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Table of contents

  1. Front Matter
  2. M. Wiescher, J. Görres, L. O. Lamm, C. P. Browne, B. W. Filippone, B. Vogelaar et al.
    Pages 54-67
  3. James W. Truran, Friedrich-Karl Thielemann, Marcel Arnould
    Pages 91-101
  4. H. J. Haubold, A. M. Mathai, W. J. Anderson
    Pages 102-110
  5. P. Descouvemont, D. Baye
    Pages 111-125
  6. J. M. Pearson, F. Tondeur, A. K. Dutta
    Pages 126-134
  7. A. Burkert, G. Hensler
    Pages 159-173
  8. Bodo Baschek
    Pages 174-179
  9. Norbert Langer
    Pages 180-186
  10. M.F. El Eid, N. Prantzos, N. Langer
    Pages 187-194
  11. G. Meynet, A. Maeder
    Pages 195-203
  12. Wolfgang Hillebrandt, Friedrich-Karl Thielemann, Norbert Langer
    Pages 233-242
  13. J. B. Blake, D. S. P. Dearborn
    Pages 243-249
  14. Nikos Prantzos
    Pages 250-261
  15. A. Tornambè, F. Matteucci, I. Iben Jr., K. Nomoto
    Pages 283-292
  16. James W. Truran, Achim Weiss
    Pages 293-304
  17. W. Spies, P. Hauschildt, R. Wehrse, B. Baschek, G. Shaviv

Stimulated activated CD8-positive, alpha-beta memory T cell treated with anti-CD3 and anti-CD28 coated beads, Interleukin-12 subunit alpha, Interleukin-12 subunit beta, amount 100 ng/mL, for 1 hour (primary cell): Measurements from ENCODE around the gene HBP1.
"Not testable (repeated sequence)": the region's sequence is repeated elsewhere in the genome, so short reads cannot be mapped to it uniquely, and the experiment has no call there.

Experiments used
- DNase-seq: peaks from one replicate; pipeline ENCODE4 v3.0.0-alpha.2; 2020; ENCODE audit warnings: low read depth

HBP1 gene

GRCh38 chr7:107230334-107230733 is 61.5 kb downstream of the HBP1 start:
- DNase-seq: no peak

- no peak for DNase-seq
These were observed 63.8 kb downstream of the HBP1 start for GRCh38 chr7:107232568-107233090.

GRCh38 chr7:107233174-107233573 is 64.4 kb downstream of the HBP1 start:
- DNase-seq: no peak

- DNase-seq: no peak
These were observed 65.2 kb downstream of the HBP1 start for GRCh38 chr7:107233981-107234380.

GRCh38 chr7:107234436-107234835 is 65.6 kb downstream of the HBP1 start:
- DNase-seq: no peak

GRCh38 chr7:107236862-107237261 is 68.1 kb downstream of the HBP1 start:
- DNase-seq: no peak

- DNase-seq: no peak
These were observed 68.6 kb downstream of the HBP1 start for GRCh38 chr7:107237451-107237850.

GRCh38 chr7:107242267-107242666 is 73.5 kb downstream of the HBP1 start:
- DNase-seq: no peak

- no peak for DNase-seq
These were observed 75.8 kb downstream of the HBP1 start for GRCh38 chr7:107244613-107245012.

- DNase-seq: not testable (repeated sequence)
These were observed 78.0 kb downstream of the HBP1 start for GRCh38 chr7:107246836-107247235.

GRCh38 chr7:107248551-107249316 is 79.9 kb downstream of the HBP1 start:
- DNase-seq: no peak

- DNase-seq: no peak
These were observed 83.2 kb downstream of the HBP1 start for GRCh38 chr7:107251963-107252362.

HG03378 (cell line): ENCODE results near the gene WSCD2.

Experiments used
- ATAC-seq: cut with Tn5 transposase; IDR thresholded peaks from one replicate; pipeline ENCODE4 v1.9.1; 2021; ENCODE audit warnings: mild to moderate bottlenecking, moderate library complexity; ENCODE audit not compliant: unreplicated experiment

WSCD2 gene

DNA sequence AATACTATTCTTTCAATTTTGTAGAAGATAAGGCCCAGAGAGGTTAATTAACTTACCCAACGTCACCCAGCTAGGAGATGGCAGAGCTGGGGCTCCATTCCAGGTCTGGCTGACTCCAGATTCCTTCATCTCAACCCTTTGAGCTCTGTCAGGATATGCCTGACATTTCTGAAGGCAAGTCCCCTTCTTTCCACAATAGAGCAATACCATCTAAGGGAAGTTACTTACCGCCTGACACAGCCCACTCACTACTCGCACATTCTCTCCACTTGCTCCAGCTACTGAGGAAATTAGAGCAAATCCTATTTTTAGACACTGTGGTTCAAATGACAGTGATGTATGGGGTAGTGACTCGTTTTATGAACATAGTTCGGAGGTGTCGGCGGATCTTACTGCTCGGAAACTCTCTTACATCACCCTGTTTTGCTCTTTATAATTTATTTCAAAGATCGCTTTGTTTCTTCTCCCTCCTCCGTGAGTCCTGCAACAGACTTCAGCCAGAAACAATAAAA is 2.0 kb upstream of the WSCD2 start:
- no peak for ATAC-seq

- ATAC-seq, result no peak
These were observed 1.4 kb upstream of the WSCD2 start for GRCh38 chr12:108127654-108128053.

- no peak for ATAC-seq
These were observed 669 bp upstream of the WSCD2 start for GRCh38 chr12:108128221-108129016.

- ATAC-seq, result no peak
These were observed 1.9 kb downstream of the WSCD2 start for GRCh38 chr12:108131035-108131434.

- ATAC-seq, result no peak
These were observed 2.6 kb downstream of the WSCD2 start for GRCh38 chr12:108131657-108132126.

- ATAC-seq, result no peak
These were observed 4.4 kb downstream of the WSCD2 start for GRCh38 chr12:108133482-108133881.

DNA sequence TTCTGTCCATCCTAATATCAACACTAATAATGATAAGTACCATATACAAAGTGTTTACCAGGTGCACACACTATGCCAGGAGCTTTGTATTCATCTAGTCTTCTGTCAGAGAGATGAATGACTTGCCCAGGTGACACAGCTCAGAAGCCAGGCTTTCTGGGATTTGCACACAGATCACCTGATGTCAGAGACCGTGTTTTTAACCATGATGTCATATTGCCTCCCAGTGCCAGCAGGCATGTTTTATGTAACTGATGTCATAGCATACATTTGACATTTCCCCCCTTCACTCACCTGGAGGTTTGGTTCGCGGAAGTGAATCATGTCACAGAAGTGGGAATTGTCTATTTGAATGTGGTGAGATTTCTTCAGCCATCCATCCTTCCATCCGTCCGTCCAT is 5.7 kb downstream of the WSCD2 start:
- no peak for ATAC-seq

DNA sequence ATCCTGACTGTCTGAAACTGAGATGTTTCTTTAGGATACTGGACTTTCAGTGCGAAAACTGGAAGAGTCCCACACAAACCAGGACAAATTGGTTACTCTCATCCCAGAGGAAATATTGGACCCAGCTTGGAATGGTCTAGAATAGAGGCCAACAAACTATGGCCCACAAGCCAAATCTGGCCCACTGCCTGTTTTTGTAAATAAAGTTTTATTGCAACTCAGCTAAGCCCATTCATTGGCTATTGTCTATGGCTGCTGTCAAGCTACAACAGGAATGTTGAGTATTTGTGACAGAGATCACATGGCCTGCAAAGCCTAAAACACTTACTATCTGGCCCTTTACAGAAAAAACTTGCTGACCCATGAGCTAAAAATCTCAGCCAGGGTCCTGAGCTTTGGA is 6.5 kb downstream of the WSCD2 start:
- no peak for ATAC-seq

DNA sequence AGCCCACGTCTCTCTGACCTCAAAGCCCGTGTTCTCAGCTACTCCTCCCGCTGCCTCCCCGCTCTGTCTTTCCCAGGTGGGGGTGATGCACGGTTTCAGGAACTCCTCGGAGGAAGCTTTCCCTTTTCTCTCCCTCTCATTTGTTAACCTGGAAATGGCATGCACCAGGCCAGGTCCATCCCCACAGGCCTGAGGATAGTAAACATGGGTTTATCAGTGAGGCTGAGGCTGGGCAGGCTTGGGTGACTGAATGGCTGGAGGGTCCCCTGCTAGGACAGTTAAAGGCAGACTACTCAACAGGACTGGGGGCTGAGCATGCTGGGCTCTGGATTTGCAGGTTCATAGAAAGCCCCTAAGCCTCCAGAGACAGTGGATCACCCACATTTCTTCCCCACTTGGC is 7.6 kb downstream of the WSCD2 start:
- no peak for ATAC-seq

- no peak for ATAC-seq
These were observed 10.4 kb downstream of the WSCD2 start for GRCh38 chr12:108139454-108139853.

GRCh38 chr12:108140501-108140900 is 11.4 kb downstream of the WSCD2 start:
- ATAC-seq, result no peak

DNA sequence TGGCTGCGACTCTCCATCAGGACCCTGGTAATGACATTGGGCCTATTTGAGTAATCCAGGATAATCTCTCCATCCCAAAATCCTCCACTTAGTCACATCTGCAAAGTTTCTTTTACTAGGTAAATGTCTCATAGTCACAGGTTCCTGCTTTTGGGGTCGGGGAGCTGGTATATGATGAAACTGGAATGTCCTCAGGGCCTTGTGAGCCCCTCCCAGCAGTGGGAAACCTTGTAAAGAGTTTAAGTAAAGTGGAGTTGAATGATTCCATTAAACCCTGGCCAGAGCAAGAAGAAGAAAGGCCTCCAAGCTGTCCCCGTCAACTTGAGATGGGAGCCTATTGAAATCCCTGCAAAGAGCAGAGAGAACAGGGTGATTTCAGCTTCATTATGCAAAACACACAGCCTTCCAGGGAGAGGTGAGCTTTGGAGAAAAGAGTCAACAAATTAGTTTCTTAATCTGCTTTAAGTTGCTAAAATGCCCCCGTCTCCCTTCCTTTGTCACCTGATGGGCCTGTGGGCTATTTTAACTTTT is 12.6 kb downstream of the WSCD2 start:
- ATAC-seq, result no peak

Pages 316-318
  18. Back Matter

About these proceedings

Introduction

The recent discovery of a type II supernova in the Large Magellanic Cloud provides a rare chance to compare models of stellar evolution and nucleosynthesis directly with observations. This workshop covers thermonuclear reaction rates in chaos (experimental and theoretical), stellar evolution, nucleosynthesis and isotopic anomalies in meteorites and, in a final section, the supernovae, in particular SN 1987A. It brings the most interesting news in the rapidly developing field of nuclear astrophysics to researchers and also to graduate students. Recent and future developments are discussed. Special emphasis is placed on experimental and theoretical approaches to obtaining nuclear reaction rates, models of stellar evolution and explosions, and theories of nucleosynthesis. Various aspects of stellar evolution, nucleosynthesis, and thermonuclear reactions of astrophysical interest are reviewed. Several contributions deal with supernova explosions of massive stars, and in particular with Supernova 1987A and its impact on current models of the evolution of massive stars, the gravitational collapse of stellar cores, and neutrino physics and astronomy.

Keywords

Anomalie Supernova astronomy astrophysics gravitation gravity nuclear reaction stellar evolution

Bibliographic information

  • DOI https://doi.org/10.1007/BFb0016562
  • Copyright Information Springer-Verlag 1987
  • Publisher Name Springer, Berlin, Heidelberg
  • eBook Packages Springer Book Archive
  • Print ISBN 978-3-540-18279-5
  • Online ISBN 978-3-540-47869-0
  • Series Print ISSN 0075-8450
  • Series Online ISSN 1616-6361
  • Buy this book on publisher's site